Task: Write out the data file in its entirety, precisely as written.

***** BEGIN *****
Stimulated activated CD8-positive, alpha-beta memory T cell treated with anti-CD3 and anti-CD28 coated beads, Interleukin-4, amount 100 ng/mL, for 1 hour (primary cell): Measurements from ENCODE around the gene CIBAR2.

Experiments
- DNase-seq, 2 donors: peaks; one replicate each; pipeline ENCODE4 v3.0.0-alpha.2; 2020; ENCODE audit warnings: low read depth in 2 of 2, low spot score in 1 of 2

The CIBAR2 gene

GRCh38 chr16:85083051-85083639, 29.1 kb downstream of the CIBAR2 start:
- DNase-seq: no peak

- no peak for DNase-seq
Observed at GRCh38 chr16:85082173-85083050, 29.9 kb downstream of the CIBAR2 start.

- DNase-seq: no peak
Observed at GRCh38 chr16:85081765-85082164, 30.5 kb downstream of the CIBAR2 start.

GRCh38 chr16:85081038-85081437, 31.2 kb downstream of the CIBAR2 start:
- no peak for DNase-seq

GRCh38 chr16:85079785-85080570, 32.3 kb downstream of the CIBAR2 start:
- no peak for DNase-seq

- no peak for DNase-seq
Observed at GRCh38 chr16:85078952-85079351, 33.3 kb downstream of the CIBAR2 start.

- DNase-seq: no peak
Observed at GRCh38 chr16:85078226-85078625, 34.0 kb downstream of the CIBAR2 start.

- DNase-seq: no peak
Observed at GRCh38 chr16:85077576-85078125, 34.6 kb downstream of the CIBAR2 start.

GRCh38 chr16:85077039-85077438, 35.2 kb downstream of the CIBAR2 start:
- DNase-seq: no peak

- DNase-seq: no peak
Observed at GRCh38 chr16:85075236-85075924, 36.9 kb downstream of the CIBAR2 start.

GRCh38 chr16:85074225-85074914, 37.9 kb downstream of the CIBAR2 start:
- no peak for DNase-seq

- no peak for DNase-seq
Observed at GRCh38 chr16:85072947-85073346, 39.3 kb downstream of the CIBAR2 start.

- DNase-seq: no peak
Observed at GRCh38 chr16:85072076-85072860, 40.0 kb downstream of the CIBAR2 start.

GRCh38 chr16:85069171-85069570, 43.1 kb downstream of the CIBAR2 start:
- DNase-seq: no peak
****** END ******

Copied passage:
Stimulated activated CD8-positive, alpha-beta memory T cell treated with anti-CD3 and anti-CD28 coated beads, Interleukin-4, amount 100 ng/mL, for 1 hour (primary cell): Measurements from ENCODE around the gene CIBAR2.

Experiments
- DNase-seq, 2 donors: peaks; one replicate each; pipeline ENCODE4 v3.0.0-alpha.2; 2020; ENCODE audit warnings: low read depth in 2 of 2, low spot score in 1 of 2

The CIBAR2 gene

GRCh38 chr16:85083051-85083639, 29.1 kb downstream of the CIBAR2 start:
- DNase-seq: no peak

- no peak for DNase-seq
Observed at GRCh38 chr16:85082173-85083050, 29.9 kb downstream of the CIBAR2 start.

- DNase-seq: no peak
Observed at GRCh38 chr16:85081765-85082164, 30.5 kb downstream of the CIBAR2 start.

GRCh38 chr16:85081038-85081437, 31.2 kb downstream of the CIBAR2 start:
- no peak for DNase-seq

GRCh38 chr16:85079785-85080570, 32.3 kb downstream of the CIBAR2 start:
- no peak for DNase-seq

- no peak for DNase-seq
Observed at GRCh38 chr16:85078952-85079351, 33.3 kb downstream of the CIBAR2 start.

- DNase-seq: no peak
Observed at GRCh38 chr16:85078226-85078625, 34.0 kb downstream of the CIBAR2 start.

- DNase-seq: no peak
Observed at GRCh38 chr16:85077576-85078125, 34.6 kb downstream of the CIBAR2 start.

GRCh38 chr16:85077039-85077438, 35.2 kb downstream of the CIBAR2 start:
- DNase-seq: no peak

- DNase-seq: no peak
Observed at GRCh38 chr16:85075236-85075924, 36.9 kb downstream of the CIBAR2 start.

GRCh38 chr16:85074225-85074914, 37.9 kb downstream of the CIBAR2 start:
- no peak for DNase-seq

- no peak for DNase-seq
Observed at GRCh38 chr16:85072947-85073346, 39.3 kb downstream of the CIBAR2 start.

- DNase-seq: no peak
Observed at GRCh38 chr16:85072076-85072860, 40.0 kb downstream of the CIBAR2 start.

GRCh38 chr16:85069171-85069570, 43.1 kb downstream of the CIBAR2 start:
- DNase-seq: no peak